I don't know anything about "dumbing-down" in that regard, except perhaps (not necessarily apropos to music) slow-witted people need to have things explained to them slowly, carefully, and repeatedly until they get it; and with any potentially distracting detail minimized. Slow-motion might also help, and perhaps Richter assumed the listeners to his records would not get it unless he slowed things down? That's just a guess. There could have been other reasons.

If "dumbing-down" of serious music is the topic, apart from tempo, what are we to make of the way Richter brings out the principal subject in this fugue more loudly than everything else around it, whenever it comes up? Did he think we perhaps were not intelligent enough to notice it without this extra emphasis? Or that we don't/shouldn't care to hear the other, less familiar and predictable, parts at those moments?

As I pointed out here at: http://launch.groups.yahoo.com/group/BachCantatas/message/7257
recently, it's the free stuff in fugues that gives them life: not the bashing out of a subject like the triumphant circling of letters in a word-search puzzle. (This is not intended as a slam of those who enjoy such puzzles--as several members of my immediate family do--; but the solution of a word search puzzle is a relatively mechanical pastime, not requiring much beyond persistence.) The fun in a fugue is the contrary motion, and the little whirlpools of decoys, and the voice-crossing giving different timbres, and the journeys to unexpected keys or rhythmic repositionings. That is, the quirks instead of the dependable infrastructure.

My favorite spot in this Kyrie is the section from bar 96 to about 103. Four of the voices have already entered with a regular tonic/dominant alteration in B minor, but the second soprano is held silent until it sneaks in at 97, in E minor, a bar before a cadence into E minor! All four of the other voices continue to develop other motivic material there. The tenor drops out in 99 and re-enters in 100...but not with the subject! Then the soprano 1 has the subject in 102, but again a bar before we might expect it, running right through the cadence into the downbeat of 103. A lesser composer would have made all these entries much more predictable, and after the cadences instead of through them, and with less interesting stuff in the other voices at those times, i.e. a "dumbed-down" composition.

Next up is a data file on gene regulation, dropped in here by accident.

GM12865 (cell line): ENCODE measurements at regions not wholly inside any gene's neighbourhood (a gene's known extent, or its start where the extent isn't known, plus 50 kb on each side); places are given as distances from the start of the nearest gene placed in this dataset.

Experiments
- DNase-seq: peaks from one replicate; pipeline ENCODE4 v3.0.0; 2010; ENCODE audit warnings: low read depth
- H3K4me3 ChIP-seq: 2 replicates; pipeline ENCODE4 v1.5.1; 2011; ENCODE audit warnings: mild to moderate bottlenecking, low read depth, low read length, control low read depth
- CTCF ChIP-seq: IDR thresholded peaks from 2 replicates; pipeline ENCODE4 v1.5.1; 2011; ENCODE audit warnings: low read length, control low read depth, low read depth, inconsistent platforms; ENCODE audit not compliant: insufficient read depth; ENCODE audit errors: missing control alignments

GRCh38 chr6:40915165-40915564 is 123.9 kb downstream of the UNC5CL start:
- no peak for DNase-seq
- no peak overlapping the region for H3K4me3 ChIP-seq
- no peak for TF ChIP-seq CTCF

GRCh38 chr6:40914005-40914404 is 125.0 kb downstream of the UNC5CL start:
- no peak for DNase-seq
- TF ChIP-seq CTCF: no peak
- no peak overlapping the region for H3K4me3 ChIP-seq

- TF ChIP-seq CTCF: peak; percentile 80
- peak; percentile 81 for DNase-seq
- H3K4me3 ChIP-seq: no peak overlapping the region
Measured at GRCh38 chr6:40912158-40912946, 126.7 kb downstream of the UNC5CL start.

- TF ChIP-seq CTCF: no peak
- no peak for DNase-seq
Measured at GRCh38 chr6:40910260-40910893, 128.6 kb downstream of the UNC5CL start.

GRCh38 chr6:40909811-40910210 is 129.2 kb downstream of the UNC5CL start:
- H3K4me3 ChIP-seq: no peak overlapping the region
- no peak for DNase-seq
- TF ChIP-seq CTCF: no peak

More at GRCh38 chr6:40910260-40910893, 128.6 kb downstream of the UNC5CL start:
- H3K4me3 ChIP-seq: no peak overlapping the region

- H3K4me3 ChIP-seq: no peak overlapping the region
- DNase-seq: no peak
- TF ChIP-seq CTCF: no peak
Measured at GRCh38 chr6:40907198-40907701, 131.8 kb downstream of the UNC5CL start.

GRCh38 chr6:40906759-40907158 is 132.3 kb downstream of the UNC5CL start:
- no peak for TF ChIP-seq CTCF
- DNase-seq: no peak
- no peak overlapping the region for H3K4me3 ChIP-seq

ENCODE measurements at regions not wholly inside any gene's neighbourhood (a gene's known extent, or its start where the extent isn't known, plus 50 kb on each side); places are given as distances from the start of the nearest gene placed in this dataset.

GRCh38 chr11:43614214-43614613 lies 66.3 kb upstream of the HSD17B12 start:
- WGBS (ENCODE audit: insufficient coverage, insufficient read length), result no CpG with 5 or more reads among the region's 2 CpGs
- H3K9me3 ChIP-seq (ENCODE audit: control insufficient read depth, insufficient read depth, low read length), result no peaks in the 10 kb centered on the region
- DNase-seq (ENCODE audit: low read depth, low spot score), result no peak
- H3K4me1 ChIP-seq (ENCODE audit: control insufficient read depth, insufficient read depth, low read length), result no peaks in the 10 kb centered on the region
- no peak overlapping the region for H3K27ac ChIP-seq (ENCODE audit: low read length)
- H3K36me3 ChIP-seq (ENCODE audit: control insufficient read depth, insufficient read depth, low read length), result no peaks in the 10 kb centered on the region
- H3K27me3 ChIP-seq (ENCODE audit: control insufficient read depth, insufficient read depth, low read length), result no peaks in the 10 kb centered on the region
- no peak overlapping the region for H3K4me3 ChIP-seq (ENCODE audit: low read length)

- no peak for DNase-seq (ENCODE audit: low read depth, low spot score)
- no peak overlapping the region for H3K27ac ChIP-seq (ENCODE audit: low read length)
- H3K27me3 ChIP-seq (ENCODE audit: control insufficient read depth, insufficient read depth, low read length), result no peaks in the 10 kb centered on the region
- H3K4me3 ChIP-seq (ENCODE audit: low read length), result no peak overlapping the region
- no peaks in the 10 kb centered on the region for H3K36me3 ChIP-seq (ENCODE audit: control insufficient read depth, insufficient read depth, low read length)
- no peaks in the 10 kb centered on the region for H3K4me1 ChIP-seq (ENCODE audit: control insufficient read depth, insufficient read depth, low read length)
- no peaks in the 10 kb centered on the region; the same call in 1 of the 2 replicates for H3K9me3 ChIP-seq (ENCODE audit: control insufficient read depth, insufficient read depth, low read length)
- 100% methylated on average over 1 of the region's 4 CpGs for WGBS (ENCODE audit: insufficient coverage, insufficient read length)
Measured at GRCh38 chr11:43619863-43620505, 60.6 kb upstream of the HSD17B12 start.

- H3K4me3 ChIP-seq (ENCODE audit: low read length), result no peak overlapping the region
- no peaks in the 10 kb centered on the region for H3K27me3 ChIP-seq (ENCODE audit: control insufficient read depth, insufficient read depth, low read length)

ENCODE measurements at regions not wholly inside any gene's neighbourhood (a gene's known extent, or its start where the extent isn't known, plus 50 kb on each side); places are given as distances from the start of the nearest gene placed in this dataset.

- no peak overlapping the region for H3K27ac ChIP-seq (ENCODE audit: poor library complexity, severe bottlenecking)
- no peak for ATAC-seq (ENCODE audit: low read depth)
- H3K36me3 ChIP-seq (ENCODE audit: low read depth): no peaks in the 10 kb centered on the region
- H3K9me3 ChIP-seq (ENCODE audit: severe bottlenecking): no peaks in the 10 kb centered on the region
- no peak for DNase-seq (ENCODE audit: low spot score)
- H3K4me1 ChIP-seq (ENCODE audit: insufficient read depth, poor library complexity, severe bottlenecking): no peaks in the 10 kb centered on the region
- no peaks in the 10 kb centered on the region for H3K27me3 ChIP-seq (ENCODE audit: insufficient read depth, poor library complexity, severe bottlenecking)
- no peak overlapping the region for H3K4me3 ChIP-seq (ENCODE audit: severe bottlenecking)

In performance? It's so much more effective (to this listener, anyway) to have those entries sneak into an already-multifarious texture, instead of dominating it as Richter has them do. Richter's way overrules Bach's subtlety. Richter's choral texture is so thick, anyway, that the crossing of the voice parts (as Bach does so often throughout this piece) is obscured: just big blocks of sound, instead of contrapuntal lines that are easy to follow individually. What's the point of it being a fugue if those interesting free parts are going to sound merely like homophonic accompaniment to a subject? The dimensionality of the music is drained out of it. The texture is dumbed-down to only the most obvious effects, at a large scale. The music deserves better than that, IMO.

But, back to tempo: perhaps most of the more recent conductors who deliver this particular Kyrie have taken a look at Bach's meter marking, C, and noticed that it means four beats per bar instead of Richter's subdivided 4 (i.e. 8). Just because Richter has chosen a half-fast and bizarre interpretation of the meter--eight equally weighted quavers trudging through every bar--doesn't mean everybody else after him has to do so also.